Cultivating Mutual Understanding and Learning

Categories: Community, Environment, Ethical Business Tags: , ,

Rio Tinto’s 25-year-old Argyle diamond mine in Western Australia is located in an area of major spiritual significance for traditional landowners of the region. In 2001, it was recognized by both sides that a more formal relationship was needed and a wider set of indigenous communities engaged by the company. This triggered the engagement that resulted in the Argyle Diamond Mine Participation Agreement being signed in 2004.

Many of the early meetings between Rio Tinto’s representatives and the traditional owners had no formal agenda. According to participants at these meetings, Argyle diamond mine personnel made a point of listening to the traditional owners and apologizing for mistakes of the past and committing to a relationship built on openness, mutual respect and partnership.

To achieve this, it was imperative that engagement with the communities was in terms that were clearly understood by the traditional owners. Members of the communities were taken on site tours, including the underground mine. A number of visual aids were used to explain the impact of the mining activity on the surrounding area, and translators were used to ensure that everyone could follow and participate in the negotiations.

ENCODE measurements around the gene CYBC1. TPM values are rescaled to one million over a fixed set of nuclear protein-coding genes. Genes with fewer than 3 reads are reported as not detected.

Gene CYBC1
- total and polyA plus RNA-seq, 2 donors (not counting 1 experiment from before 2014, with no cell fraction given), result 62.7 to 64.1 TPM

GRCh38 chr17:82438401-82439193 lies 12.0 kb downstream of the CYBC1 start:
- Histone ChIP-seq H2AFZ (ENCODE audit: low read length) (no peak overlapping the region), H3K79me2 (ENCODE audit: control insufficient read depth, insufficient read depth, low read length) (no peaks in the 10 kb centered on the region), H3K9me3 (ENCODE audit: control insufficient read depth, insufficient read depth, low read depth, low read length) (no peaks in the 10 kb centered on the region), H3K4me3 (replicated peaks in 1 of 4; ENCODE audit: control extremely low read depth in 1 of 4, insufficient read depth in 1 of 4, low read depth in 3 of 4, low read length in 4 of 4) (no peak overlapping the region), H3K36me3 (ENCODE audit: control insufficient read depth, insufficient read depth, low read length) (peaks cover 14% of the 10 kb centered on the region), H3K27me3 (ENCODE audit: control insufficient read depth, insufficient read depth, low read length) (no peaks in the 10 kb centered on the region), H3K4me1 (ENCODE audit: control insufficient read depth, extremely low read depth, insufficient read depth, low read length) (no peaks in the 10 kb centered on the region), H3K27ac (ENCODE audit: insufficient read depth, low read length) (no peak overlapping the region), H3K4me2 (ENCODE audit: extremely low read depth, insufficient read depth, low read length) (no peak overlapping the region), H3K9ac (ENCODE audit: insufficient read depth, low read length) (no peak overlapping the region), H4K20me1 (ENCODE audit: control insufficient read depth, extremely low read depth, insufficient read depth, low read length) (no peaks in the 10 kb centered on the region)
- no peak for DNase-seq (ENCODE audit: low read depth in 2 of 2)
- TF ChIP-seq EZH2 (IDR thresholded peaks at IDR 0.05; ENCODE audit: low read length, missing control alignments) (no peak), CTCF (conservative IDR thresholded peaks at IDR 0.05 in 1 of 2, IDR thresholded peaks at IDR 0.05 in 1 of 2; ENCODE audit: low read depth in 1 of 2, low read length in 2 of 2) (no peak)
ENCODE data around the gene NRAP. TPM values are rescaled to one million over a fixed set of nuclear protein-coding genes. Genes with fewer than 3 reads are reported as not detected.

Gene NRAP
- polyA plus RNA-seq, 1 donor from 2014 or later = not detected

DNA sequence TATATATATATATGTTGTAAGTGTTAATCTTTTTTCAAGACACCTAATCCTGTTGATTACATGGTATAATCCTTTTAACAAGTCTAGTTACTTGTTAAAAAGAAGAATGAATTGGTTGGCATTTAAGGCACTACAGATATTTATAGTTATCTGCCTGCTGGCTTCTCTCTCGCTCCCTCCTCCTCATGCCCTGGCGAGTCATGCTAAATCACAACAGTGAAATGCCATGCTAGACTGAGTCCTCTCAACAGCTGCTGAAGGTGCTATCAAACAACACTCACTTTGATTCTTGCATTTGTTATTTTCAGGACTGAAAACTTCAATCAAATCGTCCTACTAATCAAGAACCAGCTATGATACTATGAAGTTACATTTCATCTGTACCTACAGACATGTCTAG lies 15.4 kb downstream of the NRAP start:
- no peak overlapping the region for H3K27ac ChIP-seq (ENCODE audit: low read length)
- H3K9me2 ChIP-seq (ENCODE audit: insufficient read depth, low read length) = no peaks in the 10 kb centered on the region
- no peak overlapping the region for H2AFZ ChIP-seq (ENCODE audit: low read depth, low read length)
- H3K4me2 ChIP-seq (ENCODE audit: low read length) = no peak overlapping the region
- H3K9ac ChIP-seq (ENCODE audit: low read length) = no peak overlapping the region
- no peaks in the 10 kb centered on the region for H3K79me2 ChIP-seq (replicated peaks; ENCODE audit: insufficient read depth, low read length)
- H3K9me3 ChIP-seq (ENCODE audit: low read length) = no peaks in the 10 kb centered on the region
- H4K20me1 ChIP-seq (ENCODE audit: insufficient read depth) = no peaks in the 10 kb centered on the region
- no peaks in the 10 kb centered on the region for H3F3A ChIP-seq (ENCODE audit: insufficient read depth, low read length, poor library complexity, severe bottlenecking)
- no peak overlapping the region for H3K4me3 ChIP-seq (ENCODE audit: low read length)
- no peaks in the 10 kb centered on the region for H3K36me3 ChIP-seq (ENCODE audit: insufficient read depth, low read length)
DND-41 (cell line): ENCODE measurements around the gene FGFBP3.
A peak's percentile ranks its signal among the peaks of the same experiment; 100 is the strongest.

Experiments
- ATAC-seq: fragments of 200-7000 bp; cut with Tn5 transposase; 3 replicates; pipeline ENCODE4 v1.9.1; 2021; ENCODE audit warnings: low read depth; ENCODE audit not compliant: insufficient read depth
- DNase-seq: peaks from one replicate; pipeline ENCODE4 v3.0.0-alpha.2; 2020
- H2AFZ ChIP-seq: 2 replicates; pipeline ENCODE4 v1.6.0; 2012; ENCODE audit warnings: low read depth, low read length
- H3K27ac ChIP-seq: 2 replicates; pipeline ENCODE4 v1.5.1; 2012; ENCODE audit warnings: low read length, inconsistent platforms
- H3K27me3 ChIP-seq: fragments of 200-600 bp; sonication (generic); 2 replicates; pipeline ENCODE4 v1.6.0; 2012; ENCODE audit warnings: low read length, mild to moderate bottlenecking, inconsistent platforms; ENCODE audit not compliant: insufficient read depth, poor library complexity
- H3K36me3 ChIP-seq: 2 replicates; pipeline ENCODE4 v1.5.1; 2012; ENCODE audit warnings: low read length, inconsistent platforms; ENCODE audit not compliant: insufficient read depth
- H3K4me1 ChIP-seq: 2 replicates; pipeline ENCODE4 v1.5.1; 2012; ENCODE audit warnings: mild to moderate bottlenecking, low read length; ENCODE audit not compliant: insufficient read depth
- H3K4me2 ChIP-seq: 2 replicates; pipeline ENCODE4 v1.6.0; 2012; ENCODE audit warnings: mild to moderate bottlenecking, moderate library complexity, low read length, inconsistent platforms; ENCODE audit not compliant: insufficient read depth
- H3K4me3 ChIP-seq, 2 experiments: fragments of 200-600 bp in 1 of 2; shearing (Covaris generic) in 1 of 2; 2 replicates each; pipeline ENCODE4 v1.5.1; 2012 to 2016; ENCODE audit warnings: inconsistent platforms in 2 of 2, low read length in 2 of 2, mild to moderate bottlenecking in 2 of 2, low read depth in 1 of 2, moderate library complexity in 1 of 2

Ten years on from the signing of the agreement, the same level of input is put into ensuring effective communication.

In a reciprocal process, the traditional owners provided the company with information about their customs and performed ceremonies to ensure that the mining operation could be conducted safely and free from interruption by ancestral spirits. The Manthe is a ceremony that both welcomes people to the country and makes them safe while they are on the Argyle site. It is still regularly conducted on-site for employees, contractors and visitors.